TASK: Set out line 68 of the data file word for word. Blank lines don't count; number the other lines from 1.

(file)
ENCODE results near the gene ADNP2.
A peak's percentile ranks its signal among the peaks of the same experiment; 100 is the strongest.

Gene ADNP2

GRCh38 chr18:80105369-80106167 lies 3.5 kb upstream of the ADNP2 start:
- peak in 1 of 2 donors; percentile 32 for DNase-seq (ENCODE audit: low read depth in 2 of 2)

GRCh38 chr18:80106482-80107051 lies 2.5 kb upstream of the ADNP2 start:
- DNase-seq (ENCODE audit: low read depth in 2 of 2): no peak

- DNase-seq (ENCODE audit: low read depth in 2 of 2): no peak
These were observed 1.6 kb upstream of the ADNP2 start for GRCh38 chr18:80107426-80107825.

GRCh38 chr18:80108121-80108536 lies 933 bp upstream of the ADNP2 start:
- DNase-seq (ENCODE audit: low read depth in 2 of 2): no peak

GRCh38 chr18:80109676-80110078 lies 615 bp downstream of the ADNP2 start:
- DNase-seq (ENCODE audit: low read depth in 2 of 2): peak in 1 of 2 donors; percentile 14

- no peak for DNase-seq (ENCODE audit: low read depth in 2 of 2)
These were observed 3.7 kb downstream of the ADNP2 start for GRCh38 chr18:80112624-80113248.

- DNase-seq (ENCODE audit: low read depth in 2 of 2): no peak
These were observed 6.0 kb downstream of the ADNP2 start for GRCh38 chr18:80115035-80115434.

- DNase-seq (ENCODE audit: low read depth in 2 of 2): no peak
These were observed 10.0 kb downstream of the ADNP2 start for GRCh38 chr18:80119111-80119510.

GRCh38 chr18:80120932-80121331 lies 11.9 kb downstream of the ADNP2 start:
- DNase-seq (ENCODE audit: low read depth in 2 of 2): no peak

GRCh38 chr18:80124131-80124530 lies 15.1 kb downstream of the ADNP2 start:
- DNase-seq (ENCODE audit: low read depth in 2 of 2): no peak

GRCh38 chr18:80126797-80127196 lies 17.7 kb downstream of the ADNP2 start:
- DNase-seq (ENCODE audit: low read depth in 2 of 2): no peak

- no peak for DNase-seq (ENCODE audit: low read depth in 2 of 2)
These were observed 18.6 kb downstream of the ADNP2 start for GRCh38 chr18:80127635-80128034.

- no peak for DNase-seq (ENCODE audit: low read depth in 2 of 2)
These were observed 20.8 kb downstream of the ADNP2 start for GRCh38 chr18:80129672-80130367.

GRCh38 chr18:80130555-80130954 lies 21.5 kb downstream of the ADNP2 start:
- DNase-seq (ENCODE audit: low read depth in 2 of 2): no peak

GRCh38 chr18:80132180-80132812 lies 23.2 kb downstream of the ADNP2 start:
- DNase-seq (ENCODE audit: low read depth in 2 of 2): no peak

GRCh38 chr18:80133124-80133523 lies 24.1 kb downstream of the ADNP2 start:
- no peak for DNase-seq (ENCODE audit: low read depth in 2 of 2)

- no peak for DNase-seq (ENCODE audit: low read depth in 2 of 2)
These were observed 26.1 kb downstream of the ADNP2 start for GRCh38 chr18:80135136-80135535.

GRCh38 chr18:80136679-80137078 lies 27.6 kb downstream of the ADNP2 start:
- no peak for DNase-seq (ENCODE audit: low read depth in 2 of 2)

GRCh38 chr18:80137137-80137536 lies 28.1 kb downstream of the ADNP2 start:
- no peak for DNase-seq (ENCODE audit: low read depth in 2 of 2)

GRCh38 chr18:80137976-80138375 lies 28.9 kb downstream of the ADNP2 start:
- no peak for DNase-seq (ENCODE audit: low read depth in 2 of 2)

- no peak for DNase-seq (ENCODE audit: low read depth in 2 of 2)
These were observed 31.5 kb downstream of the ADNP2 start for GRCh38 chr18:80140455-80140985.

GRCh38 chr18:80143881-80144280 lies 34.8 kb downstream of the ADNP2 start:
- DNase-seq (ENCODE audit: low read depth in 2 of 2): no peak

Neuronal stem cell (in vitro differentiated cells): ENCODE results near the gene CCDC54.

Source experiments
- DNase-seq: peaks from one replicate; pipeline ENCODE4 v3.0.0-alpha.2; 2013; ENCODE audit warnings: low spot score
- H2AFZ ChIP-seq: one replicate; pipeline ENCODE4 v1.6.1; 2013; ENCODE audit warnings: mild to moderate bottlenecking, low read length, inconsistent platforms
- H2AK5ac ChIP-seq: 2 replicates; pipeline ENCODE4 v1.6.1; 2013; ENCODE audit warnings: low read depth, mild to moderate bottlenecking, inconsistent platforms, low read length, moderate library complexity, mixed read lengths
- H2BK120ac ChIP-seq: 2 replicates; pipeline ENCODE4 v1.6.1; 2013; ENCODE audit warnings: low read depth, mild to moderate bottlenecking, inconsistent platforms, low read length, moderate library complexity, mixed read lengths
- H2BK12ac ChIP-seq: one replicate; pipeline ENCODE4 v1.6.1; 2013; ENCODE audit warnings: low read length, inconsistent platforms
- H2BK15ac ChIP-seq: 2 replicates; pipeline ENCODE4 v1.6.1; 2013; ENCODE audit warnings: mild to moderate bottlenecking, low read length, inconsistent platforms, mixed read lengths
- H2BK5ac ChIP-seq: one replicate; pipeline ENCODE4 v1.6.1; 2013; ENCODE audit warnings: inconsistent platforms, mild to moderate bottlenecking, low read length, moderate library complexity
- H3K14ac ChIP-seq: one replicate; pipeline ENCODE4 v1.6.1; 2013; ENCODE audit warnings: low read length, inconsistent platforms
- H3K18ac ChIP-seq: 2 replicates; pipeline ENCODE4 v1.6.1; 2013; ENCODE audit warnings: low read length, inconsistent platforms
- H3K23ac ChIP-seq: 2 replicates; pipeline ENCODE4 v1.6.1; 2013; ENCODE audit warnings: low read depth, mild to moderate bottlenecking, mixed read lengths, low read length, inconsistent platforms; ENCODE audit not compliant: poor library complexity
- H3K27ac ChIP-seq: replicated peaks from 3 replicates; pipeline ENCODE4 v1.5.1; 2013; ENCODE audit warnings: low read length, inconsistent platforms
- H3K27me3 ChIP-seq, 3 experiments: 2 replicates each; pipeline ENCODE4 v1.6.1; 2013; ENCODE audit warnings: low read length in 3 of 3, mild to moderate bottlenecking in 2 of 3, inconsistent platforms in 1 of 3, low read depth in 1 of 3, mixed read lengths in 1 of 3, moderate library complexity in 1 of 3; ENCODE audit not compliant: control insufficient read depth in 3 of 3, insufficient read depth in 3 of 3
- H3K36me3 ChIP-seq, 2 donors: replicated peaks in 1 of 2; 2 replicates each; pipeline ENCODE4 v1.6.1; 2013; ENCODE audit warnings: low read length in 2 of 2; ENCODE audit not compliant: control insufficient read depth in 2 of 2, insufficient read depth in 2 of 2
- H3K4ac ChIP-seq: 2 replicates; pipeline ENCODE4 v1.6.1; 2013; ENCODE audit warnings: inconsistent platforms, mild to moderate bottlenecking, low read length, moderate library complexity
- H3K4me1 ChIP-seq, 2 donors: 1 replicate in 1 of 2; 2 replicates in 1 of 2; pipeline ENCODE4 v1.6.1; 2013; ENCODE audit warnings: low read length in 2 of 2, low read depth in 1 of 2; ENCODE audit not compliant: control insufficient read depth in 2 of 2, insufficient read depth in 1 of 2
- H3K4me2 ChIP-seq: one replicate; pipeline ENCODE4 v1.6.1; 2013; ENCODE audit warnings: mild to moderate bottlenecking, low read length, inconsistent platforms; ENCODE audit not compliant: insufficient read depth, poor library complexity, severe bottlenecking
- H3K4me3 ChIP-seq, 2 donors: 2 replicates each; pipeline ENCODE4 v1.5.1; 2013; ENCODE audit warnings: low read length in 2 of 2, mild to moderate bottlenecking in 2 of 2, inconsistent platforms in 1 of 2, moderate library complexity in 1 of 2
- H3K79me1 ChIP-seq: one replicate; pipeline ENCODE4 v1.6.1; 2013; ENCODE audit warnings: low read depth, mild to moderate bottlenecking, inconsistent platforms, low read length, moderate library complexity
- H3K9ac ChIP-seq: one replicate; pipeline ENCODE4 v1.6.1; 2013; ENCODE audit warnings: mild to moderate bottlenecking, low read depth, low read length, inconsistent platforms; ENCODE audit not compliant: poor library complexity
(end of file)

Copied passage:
- H3K9ac ChIP-seq: one replicate; pipeline ENCODE4 v1.6.1; 2013; ENCODE audit warnings: mild to moderate bottlenecking, low read depth, low read length, inconsistent platforms; ENCODE audit not compliant: poor library complexity